Off to Massachusetts

Goodness, it’s been almost a month since my last blog update, with only about a third of that time off to Massachusetts looking for butterflies. That’ll be the main focus of this update, but wanted to share a few other pictures from local outings both before and after that trip. Shortly after my last update I got in a trip to Capulin Spring Picnic Area a few days after the Forest Service opened it after being closed since last October (and likely to be closed again soon because of hazardous fire conditions). A hollowed-out log captures a bit of water from the spring and draws in all sorts of birds for a drink or a quick splash. Some of the birds there that morning included a Western Tanager,

Western Tanager

Hermit Thrush,

Hermit Thrush

Yellow-rumped Warbler,

Yellow-rumped Warbler

and a Plumbeous Vireo.

Plumbeous Vireo

Dropping in on some of my other usual spots along the Rio Grande turned up a Bewick’s Wren, which I rarely get close enough to and have it stick around long enough for a picture.

Bewick’s Wren

All the Great Horned Owls have now grown up and disappeared, but I did stop by the nest at Piedras Marcadas Dam before we headed off for Massachusetts and saw that the owlets had left the nest and one was glaring at me from a nearby branch.

Great Horned Owl – Piedras Marcadas

Also dropped in on “Owlville” just before and after Massachusetts and saw several active Burrowing Owl nests. Interestingly, the owls were often hidden in their burrow on my first pass through the area and would then appear for a little while when I returned but in general did seem to hide when people showed up. I’ve only seen young ones at two of the nesting spots. One seemed to only have two young ones, but the other has at least four and maybe as many as six young ones.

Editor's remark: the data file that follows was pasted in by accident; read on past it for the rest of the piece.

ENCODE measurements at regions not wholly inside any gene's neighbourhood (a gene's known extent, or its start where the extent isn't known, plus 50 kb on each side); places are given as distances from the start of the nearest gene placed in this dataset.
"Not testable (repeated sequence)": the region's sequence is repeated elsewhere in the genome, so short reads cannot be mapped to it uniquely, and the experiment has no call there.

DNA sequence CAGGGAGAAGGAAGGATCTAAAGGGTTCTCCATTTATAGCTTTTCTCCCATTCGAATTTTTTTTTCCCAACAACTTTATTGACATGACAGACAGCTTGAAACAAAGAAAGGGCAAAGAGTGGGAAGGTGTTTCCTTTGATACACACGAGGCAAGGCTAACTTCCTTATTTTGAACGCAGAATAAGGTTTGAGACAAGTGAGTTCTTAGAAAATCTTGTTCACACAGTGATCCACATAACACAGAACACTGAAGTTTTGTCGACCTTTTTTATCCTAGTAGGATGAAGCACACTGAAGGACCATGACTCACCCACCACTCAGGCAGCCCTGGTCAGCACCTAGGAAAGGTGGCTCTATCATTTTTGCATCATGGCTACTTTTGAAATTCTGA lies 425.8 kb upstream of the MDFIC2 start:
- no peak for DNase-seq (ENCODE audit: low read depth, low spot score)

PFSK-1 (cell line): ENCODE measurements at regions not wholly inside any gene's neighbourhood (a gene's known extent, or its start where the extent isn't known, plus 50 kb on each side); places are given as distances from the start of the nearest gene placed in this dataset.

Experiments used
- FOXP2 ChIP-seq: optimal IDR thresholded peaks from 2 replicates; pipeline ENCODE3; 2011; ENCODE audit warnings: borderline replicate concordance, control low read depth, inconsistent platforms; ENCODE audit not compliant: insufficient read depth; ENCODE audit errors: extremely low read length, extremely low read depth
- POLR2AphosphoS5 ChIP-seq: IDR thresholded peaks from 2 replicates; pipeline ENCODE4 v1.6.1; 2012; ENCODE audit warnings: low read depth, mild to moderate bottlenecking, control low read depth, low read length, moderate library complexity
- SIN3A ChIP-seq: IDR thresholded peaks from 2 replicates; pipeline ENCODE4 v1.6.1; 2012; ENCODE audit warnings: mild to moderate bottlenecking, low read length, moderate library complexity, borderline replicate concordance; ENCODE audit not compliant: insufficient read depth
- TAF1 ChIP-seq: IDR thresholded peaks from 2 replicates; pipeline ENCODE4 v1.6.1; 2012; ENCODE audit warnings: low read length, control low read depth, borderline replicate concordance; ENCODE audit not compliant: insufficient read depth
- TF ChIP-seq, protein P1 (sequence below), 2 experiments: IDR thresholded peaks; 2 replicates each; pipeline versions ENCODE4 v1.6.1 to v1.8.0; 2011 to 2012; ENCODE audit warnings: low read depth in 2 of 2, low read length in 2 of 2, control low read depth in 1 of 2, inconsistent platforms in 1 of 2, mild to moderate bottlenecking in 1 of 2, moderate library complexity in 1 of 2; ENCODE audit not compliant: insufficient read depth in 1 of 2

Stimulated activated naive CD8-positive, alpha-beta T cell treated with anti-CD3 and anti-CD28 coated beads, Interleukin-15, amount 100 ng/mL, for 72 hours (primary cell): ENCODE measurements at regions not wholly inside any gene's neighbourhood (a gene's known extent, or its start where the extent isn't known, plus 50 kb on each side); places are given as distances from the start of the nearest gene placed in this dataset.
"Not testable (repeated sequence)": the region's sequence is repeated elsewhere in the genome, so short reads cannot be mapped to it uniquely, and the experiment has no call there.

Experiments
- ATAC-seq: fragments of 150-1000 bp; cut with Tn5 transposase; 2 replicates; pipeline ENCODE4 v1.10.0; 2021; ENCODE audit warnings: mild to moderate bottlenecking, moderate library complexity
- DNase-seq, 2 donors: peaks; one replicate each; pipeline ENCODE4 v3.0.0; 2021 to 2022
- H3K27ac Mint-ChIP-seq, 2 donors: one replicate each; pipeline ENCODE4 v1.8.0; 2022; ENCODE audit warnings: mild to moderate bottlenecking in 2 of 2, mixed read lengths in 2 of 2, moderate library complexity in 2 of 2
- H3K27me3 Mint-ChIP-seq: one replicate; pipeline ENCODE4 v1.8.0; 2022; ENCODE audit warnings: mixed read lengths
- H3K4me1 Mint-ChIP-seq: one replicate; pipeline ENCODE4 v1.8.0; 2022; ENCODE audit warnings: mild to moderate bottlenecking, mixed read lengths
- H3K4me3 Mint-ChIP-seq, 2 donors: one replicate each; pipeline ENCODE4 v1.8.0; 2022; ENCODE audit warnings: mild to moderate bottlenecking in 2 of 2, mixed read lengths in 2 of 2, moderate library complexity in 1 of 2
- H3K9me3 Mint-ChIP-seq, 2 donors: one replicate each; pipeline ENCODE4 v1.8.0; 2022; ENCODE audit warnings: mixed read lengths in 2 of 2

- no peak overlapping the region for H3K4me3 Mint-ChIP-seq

Burrowing Owl

On my most recent trip there, I drove a little further south to Belen Marsh. With more water there than on earlier trips this year and a flooded field just across the road from the marsh, there were a large number of Black-necked Stilts and a few American Avocets and Killdeer around. Some were obviously young and I assume all had nested there this year. Fun for me was getting good pictures of a couple of them in flight. Usually they seem to take off and fly further away when a human appears, but this time and probably because they had those young ones around, they’d make repeated passes buzzing right over my head trying to scare me off I’m guessing. So I grabbed a couple of quick shots and then left them in peace.  Here’s the best one of the Black-necked Stilt,

Black-necked Stilt

and here’s the American Avocet.

American Avocet

Rebecca and I got out looking for butterflies on the east side of the Sandias after doing our part for Audubon’s Climate Watch bluebird survey on May 19. While we didn’t see too many butterflies that day, there were some good ones, including an Anise Swallowtail, Bronze Roadside-Skipper, and new for the season the big flashy Arizona Sister and Weidemeyer’s Admiral.

Weidermeyer’s Admiral (Limenitis weidemeyerii)

About a day before we left for Massachusetts, right at the end of the successful Audubon Thursday Birder trip to Otero Canyon we spotted one of the few butterflies we’d see that day, a Python Skipper, on the only blooming thistle in the area.

Python Skipper (Atrytonopsis python)